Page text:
Town Square in Terezin

Town Square with baroque church in Terezin, aka Theresienstadt

In the center of Terezin in the Czech Republic is the Exezierplatz, where military parades were held when the town was a military garrison. Terezin was formerly known as Theresienstadt and it is the location of the former Theresienstadt Ghetto, where Jews were imprisoned by the Nazis in 1941. A beautiful Baroque church is on the east side of the square. The red-roofed building on the right is the former Girls' barracks in the Theresienstadt ghetto.

Church with round fountain in front of it

The town square in the former Theresienstadt ghetto is actually square shaped and it is criss-crossed with paths in the form of an X. When the garrison was originally built in the 18th century, this square was intended to be the parade grounds for the soldiers. From 1942 until the end of 1943, a circus tent stood on the square. It was used to house a factory where the Jewish prisoners assembled wooden boxes and then packed in them special equipment to protect military vehicle engines from freezing. At that time, the whole square was surrounded by a barbed wire fence. The fountain that is shown in the photo above was built at a later date.

South side of town square where music pavilion was built

In 1944, when the Nazis cleaned up the camp for a Red Cross visit, they removed the fence and took down the ugly factory tent. A music pavilion was built on the south side of the square, in front of the cafe which the Nazis had already set up for the the inmates who were allowed to drink ersatz coffee and socialize there as they listened to music played by the ghetto orchestra.

On the north side of the town square is Rathausgasse (Town Hall Street) where the current town hall of Terezin is located. During the ghetto days, this building was used as the Jewish administration's bank, courthouse, post office and other offices. There were also concerts and performances of plays in this building. Although the Theresienstadt ghetto was in actuality a concentration camp, under the jurisdiction of the SS, it had many of the features of a normal town which were deliberately set up by the Germans to fool the outside world into thinking that the Jews were being treated well. The street names were added when the Nazis cleaned up the town for the Red Cross inspection in 1944.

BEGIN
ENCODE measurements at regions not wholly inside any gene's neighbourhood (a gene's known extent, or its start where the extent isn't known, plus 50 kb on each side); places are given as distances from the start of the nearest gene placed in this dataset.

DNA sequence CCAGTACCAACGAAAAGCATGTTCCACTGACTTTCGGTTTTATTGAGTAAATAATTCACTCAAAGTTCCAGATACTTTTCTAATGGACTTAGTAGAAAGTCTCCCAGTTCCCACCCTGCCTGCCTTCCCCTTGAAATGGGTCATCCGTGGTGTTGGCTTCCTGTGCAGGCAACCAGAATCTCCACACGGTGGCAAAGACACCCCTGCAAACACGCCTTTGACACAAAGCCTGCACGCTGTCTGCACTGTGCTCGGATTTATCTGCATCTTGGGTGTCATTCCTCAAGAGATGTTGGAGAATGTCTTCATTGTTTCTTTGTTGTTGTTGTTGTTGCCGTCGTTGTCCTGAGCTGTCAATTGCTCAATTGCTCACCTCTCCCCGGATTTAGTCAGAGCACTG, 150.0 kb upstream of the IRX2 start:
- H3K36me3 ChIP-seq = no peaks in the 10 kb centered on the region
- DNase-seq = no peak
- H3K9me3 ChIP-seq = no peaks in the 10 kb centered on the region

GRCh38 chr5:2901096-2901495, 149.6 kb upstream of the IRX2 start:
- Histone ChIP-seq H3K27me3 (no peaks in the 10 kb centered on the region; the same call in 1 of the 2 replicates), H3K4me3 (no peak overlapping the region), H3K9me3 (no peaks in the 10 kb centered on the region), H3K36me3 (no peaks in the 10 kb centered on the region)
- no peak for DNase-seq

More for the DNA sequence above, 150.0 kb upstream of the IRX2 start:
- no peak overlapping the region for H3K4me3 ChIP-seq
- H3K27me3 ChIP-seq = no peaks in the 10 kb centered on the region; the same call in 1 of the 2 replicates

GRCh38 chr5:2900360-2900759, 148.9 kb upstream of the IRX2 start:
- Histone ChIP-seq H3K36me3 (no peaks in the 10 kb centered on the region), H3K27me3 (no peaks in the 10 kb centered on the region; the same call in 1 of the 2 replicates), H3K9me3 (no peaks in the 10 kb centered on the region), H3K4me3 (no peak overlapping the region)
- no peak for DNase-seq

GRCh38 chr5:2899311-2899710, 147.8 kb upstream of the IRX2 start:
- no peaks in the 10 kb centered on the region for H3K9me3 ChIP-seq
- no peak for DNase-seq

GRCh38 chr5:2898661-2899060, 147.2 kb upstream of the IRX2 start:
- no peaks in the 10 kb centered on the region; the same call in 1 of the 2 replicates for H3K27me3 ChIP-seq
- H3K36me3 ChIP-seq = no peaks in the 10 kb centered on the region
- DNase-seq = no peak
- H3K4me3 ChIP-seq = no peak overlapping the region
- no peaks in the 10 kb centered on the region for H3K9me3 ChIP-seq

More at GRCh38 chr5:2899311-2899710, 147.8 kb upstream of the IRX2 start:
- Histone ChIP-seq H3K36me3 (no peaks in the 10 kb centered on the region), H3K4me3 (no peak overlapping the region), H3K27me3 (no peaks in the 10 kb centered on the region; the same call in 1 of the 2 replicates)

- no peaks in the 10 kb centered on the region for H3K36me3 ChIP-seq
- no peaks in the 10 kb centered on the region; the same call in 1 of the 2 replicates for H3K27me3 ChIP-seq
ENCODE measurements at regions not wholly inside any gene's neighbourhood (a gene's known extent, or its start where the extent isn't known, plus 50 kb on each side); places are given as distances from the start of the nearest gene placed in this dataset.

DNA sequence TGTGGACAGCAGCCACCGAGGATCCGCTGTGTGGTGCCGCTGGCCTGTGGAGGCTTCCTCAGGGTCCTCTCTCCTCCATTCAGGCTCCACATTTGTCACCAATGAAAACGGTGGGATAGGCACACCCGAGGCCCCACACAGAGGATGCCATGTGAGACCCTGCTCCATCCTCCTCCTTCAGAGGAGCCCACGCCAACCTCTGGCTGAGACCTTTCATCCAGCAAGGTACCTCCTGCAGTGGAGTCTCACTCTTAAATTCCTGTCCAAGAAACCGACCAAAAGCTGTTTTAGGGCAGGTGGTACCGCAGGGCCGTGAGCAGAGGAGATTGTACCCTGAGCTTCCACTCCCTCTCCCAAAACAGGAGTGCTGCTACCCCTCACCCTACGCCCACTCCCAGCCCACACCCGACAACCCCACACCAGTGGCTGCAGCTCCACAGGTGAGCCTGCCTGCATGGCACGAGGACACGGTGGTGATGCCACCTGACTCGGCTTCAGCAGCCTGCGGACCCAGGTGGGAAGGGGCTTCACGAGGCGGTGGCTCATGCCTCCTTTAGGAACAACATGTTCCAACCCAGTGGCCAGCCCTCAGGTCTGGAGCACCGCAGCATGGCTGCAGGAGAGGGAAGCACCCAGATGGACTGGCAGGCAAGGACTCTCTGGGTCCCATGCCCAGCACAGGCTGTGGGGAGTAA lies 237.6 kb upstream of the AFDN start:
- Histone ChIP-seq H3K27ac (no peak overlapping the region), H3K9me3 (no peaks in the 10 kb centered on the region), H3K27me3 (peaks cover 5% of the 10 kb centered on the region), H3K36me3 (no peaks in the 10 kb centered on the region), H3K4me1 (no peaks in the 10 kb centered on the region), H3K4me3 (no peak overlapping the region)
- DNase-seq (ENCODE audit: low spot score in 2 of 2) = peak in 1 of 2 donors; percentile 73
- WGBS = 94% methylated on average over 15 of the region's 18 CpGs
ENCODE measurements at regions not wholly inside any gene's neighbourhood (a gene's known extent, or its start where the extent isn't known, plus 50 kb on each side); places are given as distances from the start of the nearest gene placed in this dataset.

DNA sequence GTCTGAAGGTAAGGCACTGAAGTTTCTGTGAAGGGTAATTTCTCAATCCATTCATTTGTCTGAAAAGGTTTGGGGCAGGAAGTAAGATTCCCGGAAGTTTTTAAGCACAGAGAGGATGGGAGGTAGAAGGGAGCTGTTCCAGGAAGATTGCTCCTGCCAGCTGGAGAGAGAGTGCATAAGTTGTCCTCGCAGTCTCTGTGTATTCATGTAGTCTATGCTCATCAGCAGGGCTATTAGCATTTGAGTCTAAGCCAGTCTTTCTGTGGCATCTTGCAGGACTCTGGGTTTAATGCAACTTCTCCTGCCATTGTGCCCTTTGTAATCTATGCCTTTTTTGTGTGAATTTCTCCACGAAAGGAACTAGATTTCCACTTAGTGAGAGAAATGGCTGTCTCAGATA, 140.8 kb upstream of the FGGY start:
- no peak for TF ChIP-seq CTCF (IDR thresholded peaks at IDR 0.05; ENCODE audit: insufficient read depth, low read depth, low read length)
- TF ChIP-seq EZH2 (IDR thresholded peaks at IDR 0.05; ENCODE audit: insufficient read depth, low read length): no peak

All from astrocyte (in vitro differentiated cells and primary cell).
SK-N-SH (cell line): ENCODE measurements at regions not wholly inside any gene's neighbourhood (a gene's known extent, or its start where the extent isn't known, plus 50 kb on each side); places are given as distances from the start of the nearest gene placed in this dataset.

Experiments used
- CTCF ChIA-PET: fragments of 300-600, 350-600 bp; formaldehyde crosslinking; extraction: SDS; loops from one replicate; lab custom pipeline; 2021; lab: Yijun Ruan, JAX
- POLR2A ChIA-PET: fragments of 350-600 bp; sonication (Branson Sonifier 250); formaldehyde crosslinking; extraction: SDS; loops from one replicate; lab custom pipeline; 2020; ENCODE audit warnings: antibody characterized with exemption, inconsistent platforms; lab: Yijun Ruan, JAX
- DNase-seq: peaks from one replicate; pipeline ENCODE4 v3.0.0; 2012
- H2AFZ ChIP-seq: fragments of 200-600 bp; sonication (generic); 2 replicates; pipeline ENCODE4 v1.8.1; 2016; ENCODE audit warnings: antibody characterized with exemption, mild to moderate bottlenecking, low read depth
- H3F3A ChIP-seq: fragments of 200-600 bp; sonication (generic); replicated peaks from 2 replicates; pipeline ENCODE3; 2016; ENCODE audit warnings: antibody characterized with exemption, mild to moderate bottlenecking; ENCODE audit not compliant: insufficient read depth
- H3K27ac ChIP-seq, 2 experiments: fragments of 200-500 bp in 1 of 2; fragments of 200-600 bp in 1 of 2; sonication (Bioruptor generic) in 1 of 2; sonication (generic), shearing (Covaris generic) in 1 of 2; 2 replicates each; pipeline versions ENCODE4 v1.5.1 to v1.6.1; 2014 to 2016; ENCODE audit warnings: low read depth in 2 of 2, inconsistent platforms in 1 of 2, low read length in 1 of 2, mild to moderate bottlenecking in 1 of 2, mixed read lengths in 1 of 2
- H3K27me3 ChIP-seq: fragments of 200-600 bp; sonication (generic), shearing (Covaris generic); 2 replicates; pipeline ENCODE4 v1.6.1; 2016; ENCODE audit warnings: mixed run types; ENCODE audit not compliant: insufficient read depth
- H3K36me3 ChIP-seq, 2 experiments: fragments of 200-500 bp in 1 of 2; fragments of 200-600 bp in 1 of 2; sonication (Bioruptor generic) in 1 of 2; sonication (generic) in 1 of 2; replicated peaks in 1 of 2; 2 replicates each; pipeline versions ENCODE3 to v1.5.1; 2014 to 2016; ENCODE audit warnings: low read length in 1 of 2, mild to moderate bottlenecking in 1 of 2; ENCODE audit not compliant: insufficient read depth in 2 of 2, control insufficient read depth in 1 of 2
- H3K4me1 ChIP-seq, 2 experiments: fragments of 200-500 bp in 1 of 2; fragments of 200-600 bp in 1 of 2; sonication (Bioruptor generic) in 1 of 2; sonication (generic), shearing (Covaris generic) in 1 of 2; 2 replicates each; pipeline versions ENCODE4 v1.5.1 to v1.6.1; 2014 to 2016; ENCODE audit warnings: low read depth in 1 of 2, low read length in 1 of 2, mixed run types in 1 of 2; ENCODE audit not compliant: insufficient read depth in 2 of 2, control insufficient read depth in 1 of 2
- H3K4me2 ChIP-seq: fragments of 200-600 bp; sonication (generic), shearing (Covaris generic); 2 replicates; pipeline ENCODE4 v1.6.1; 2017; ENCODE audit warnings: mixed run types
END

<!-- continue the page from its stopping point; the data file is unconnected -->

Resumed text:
The Theresienstadt ghetto even had stores which the Nazis set up to sell used goods to the Jews. The prisoners were paid a pittance for their work, using fake money, which could only be spent in the ghetto. Eventually, there were 8 stores for the Jews in the Theresienstadt ghetto.

The location of one of the former stores is shown on the left in the photograph below. Next to it on the right is the location of the former cafe where the Jews could meet and listen to music over a cup of ersatz coffee. Tickets for a two-hour stay in the cafe could be bought with the camp money. These buildings face the market square which is now surrounded by trees. On the far left in the photograph below is an apartment building.

Building on the left was a store and on the right was the cafe for the Jews

SS Headquarters building faces the Market Square

The photograph below shows the SS Headquarters building which faces the market square. This building, which flew the black SS flag, had prison cells in the basement where suspected resistance fighters in the ghetto were interrogated.

SS-Kommandatur which had prison cells in the basement

To the left of the SS Headquarters is the building where the former ghetto cafe was located. When I visited in 2000, the cafe building was an antique store, which is shown in the photo below.

Antique store is the former location of Theresienstadt cafe

Old Buildings

Restaurants and Hotel

Children's Barracks

Adult's Barracks

Historic Buildings

Art Museum

Map of Ghetto

Walls and Gate

Ghetto Museum